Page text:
The court will discuss and consider a five-year Capital Improvement Plan, which will focus on prioritizing project needs including facilities and technical support. Baker said improving one or multiple buildings already owned by the county to provide office space for the three departments will be a top priority.
The county owns three buildings, including the former bingo hall, mattress factory and Crescent laundry, within two city blocks between Spring and Center Avenues and Ferguson and Locust streets.
"The sale of the Carlton necessitates action on the Master Plan to revitalize those buildings," he said.
The purchase contract has an extended closing date of no later than Dec. 30, 2012, with a target date of Jan. 1 that year. Baker said the county needed the window to provide space for the three remaining departments. It also gives Mabry a 270 day "feasibility period" during which he could back out.
Mabry said he is purchasing the building with or without investor backing for his possible development plans.
Baker said the 22-month period and money from the sale provides the resources and time needed to move the remaining departments. He said the county must now determine what facilities would best serve the offices and the public within the long-term goal of creating a county government campus to support the various facets, including the judicial system.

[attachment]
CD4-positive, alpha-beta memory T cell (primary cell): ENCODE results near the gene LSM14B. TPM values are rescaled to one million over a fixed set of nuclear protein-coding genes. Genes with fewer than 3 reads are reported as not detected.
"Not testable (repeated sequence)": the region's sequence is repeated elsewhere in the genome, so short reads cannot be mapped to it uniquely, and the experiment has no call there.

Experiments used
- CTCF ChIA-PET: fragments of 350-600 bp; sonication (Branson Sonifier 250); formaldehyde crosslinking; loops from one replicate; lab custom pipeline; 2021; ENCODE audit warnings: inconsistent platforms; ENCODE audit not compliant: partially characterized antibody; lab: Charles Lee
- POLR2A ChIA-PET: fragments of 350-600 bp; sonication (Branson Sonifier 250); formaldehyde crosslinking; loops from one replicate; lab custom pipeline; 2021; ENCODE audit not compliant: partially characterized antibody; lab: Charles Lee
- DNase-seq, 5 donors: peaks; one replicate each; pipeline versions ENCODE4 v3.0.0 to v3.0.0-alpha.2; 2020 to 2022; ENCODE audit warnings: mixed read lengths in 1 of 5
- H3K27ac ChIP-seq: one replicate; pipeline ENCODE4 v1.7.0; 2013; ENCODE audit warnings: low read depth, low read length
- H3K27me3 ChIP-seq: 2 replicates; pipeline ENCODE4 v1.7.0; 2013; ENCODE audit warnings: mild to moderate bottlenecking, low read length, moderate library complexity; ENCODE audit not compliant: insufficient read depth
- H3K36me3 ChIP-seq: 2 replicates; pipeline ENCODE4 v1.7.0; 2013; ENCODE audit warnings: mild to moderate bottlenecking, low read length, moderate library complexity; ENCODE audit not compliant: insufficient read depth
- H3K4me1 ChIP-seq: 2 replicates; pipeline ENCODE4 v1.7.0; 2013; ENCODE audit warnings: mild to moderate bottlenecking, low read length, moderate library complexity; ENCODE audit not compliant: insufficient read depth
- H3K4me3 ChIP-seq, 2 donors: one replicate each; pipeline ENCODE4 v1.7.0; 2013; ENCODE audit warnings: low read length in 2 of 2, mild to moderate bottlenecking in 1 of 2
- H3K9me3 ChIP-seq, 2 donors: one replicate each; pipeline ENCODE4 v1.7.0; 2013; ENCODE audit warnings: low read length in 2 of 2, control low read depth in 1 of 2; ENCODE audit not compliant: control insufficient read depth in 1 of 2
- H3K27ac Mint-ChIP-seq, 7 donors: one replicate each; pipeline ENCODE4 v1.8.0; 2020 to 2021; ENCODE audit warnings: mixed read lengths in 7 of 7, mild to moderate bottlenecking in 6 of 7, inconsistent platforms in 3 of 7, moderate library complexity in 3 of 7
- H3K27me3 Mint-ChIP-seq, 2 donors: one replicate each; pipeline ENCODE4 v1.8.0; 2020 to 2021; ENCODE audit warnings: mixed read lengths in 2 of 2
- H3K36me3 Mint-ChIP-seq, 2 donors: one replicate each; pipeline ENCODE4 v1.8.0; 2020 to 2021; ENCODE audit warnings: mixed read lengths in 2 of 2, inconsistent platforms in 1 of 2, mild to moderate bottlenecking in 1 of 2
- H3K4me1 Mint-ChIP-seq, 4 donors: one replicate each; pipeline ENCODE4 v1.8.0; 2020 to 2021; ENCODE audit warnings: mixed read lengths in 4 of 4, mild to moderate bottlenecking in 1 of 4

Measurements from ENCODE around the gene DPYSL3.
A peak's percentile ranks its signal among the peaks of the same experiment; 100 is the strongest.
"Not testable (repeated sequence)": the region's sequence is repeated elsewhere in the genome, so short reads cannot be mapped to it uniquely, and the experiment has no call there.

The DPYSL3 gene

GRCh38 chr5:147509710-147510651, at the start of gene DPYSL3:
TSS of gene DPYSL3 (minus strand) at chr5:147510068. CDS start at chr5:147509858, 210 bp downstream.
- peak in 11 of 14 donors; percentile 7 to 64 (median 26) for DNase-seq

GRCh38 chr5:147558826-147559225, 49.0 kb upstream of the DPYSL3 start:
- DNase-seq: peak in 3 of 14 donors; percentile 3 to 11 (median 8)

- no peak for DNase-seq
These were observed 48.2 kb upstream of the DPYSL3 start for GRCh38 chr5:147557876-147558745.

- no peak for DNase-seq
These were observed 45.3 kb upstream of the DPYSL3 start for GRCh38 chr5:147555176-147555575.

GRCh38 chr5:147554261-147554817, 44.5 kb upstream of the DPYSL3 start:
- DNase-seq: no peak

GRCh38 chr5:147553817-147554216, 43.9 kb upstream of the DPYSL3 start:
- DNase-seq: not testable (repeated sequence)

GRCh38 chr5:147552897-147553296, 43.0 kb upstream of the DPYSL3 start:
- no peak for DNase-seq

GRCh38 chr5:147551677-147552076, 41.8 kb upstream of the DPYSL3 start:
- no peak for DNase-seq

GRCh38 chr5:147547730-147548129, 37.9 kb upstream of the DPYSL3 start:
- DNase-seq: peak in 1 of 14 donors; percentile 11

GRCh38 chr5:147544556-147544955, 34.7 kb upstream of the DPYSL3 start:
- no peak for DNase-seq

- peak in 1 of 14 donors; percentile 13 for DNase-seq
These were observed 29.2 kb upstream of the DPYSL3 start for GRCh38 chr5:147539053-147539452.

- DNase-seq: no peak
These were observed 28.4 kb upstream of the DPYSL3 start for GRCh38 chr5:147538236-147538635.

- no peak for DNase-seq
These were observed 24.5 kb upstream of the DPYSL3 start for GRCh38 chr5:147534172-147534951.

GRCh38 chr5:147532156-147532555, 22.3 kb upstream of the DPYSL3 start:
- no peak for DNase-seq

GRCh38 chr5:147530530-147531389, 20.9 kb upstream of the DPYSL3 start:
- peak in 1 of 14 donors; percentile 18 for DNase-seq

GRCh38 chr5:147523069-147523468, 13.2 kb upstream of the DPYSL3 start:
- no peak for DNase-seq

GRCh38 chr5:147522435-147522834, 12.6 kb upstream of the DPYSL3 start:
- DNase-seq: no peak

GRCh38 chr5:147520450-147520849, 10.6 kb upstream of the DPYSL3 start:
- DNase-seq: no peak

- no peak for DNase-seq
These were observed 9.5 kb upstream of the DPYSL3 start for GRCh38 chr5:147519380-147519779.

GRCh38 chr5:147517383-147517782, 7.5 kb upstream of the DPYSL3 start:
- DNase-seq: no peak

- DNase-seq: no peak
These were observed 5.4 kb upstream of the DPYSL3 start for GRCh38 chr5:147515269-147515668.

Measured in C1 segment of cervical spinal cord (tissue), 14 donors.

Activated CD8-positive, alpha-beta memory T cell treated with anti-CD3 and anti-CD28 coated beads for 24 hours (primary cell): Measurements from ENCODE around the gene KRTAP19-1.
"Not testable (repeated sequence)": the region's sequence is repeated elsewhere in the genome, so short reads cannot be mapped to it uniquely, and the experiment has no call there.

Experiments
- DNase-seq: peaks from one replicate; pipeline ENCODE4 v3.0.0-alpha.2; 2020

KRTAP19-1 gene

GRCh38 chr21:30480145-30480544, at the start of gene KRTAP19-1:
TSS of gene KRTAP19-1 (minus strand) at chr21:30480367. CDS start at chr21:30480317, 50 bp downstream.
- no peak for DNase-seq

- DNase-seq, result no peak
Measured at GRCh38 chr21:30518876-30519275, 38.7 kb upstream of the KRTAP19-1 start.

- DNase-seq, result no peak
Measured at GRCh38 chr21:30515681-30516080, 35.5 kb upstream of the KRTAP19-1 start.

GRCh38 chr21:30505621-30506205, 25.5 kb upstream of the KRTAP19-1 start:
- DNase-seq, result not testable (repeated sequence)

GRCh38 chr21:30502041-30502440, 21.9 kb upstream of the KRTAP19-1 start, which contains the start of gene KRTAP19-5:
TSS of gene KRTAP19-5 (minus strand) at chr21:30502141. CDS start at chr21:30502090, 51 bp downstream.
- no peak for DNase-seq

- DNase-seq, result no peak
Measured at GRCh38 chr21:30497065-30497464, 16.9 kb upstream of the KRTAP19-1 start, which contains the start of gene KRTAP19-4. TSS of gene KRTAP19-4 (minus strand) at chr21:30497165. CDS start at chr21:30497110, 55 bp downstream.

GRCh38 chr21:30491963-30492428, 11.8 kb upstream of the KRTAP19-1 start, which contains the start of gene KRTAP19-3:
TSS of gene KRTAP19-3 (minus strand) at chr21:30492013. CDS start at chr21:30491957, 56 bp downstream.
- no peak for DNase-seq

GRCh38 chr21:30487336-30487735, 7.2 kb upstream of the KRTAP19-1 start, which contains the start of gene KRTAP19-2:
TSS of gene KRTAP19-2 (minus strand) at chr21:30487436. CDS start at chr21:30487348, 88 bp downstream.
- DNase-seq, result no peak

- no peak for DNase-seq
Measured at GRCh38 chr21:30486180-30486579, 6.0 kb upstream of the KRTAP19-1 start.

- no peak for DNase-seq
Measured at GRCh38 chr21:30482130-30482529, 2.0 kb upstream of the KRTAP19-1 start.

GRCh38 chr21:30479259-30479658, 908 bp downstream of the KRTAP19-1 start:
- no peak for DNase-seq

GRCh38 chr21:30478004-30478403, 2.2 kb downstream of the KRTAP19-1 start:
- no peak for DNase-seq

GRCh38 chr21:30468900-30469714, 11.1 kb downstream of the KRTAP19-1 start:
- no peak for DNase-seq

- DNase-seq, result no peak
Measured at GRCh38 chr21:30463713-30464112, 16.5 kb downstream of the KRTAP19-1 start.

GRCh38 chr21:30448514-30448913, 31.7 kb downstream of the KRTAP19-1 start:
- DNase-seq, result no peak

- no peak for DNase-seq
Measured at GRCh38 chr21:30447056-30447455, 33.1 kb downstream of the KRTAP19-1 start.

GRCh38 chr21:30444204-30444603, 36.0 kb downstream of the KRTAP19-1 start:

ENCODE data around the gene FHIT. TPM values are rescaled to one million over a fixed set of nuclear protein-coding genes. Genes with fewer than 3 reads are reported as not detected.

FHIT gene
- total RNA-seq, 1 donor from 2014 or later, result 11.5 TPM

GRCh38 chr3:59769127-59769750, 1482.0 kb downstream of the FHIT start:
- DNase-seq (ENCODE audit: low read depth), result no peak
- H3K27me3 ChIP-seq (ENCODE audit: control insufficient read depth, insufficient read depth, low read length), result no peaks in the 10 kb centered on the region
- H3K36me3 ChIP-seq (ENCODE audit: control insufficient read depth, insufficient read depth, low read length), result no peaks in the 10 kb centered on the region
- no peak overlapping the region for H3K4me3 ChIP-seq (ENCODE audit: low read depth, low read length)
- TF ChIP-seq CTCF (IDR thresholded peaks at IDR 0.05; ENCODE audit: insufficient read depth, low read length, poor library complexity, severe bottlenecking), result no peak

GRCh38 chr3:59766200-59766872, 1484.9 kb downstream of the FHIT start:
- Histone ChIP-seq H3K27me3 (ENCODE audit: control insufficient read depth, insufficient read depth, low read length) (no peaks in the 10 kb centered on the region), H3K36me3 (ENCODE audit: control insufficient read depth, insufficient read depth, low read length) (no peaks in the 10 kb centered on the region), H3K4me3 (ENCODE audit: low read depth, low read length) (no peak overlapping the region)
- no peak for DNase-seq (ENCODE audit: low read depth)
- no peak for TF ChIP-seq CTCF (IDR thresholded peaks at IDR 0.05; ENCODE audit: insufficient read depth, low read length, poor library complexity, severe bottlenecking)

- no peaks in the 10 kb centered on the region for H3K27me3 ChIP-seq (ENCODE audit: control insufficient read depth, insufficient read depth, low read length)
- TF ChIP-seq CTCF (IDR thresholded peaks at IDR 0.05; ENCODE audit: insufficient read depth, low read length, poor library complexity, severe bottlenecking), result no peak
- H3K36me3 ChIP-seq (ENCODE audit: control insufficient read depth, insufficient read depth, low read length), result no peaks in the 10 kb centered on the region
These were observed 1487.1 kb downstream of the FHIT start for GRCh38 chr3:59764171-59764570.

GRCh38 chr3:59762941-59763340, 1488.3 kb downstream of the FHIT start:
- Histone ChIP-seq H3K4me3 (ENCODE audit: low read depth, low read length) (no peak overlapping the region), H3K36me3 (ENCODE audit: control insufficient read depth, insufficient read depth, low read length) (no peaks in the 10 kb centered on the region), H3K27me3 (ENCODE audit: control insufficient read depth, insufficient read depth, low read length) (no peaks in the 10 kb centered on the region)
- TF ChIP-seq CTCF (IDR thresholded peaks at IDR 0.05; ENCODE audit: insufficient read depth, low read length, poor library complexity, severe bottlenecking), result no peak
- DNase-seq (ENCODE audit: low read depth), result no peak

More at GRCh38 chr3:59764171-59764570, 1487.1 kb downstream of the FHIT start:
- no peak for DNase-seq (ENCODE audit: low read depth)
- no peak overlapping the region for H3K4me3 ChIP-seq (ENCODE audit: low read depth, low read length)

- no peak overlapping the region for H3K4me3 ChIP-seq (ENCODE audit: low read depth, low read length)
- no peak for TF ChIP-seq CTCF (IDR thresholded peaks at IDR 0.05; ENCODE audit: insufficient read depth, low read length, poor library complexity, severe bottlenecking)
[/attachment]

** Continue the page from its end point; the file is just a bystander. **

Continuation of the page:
"Our position is that the building will be back on the tax rolls and that it's in the hands of someone who wants to bring investors and projects downtown. That will be good for the city and good for the county," Baker said.
Former Carlton Hotel Targeted For Development
By ADAM RUSSELL
With its drab color, dated windows and faded memories, the 16-story former Carlton Hotel building in downtown Tyler would seem more at home in the Saigon skyline during the 1960s.
But Tyler architect Ron Mabry, who has agreed to buy the building within two years from Smith County for $305,000, has renovation plans that could include
turning it into an upscale hotel. It would include converting 30,000 square feet into conference and banquet space.
The property also could be used for downtown loft apartments or even an education center for surrounding universities, Mabry said, adding that demolition is not in the plans.
The 115,000-square-foot structure, built in the early 1950s at the corner of Broadway Avenue and Elm Street, has a three-story, 126-space parking garage as well as a rooftop swimming pool and cabana.
Mabry said he has spent years envisioning the structure as an investment for developers.
"It's past the dream stage because we are spending money," he said. "We're just not in the done-deal stages yet."
It would take millions of dollars to renovate the building into a four-star hotel and conference center, he added.